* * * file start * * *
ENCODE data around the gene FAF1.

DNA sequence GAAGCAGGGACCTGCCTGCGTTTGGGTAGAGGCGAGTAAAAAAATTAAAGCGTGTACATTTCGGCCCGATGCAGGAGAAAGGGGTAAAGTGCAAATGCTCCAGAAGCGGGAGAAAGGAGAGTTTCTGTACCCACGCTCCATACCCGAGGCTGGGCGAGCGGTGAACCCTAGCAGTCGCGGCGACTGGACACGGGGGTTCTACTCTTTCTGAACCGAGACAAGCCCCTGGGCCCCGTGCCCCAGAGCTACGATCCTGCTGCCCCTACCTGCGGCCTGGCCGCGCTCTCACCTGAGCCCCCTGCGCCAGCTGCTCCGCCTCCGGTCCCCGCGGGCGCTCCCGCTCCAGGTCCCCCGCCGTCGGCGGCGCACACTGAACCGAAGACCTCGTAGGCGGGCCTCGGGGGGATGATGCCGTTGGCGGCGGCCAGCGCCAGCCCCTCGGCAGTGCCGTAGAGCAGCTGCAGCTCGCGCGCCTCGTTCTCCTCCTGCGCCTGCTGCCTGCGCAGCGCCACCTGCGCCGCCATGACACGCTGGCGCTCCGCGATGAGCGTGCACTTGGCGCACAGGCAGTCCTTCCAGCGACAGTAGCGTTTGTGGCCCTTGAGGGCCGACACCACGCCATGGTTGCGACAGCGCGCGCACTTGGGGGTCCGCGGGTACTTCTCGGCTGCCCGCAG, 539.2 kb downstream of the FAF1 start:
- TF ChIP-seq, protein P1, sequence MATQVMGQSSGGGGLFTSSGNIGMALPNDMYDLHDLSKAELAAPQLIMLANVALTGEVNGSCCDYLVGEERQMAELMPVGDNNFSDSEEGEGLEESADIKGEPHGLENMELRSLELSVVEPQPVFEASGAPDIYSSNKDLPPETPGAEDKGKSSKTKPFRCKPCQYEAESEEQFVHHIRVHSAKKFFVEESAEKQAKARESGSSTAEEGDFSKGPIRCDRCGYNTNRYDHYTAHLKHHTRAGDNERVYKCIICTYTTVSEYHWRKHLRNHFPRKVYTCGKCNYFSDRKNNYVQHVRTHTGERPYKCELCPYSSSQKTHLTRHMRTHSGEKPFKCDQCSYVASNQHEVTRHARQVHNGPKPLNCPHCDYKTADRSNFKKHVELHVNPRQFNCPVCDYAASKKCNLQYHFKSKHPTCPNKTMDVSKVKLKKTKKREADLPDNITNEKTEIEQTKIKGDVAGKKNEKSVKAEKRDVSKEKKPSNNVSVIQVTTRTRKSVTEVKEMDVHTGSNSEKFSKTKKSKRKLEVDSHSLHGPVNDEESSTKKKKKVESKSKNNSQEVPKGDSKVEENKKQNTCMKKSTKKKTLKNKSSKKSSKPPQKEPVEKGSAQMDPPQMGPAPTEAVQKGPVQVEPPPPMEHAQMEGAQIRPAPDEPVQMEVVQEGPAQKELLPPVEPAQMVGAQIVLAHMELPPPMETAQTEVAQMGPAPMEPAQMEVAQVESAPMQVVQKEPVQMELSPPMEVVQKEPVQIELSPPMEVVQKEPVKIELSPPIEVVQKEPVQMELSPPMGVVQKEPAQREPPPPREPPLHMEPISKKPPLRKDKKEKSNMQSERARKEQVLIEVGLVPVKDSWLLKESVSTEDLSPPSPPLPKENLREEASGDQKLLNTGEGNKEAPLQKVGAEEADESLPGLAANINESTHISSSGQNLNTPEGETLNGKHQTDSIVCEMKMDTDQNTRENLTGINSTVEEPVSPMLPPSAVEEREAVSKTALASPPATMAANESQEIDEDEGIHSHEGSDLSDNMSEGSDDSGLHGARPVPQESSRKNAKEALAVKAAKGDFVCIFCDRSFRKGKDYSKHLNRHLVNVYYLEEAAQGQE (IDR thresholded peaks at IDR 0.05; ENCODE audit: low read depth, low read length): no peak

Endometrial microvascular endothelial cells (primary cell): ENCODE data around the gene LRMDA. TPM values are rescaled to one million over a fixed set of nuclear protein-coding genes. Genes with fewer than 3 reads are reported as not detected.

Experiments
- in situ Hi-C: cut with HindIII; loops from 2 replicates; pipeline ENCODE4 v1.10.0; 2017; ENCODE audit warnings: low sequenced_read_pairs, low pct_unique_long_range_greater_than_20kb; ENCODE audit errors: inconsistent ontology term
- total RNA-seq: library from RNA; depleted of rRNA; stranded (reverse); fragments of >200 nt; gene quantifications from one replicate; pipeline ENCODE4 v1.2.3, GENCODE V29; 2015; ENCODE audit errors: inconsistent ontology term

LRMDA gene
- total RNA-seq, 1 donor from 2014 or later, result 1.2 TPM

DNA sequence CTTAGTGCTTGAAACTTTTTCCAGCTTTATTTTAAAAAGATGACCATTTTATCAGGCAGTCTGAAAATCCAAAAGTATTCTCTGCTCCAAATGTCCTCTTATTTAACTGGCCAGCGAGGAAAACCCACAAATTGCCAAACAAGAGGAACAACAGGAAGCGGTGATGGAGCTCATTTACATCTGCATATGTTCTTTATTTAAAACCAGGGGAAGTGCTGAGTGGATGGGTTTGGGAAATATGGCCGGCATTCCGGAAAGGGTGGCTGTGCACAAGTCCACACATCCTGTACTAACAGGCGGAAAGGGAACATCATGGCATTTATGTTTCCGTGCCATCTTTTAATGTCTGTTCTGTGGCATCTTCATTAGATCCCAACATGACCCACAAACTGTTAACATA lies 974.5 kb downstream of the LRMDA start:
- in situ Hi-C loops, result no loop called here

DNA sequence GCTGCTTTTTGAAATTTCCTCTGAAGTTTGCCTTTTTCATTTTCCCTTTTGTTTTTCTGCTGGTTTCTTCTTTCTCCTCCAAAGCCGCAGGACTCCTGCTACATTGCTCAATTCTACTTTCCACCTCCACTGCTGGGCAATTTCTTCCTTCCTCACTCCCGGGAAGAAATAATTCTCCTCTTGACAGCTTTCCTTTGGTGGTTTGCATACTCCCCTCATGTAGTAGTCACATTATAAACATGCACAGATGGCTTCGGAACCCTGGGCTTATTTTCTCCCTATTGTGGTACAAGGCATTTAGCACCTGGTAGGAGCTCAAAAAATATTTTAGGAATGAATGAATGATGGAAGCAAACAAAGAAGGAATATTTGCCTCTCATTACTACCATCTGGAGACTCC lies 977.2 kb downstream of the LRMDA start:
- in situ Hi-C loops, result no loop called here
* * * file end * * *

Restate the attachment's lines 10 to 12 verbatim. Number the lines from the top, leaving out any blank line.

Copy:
DNA sequence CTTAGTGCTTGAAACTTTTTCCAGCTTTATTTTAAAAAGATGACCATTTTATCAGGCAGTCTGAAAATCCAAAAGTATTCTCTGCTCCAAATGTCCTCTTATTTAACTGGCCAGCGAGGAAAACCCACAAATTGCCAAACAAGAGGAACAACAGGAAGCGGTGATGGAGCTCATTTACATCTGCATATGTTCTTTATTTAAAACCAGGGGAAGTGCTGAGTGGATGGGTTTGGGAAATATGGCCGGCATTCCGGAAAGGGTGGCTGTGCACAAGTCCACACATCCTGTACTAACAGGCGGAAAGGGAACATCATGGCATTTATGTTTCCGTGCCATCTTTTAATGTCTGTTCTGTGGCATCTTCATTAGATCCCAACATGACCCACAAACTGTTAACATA lies 974.5 kb downstream of the LRMDA start:
- in situ Hi-C loops, result no loop called here

DNA sequence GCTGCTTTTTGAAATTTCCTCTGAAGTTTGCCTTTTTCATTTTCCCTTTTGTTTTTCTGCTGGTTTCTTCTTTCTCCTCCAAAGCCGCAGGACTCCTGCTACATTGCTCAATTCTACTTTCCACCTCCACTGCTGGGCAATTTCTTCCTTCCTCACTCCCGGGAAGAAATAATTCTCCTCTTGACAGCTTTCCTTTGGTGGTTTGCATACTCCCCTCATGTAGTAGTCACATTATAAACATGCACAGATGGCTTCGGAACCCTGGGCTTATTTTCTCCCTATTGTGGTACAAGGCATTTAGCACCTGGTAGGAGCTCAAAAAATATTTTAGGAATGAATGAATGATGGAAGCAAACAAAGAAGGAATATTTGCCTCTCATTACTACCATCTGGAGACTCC lies 977.2 kb downstream of the LRMDA start: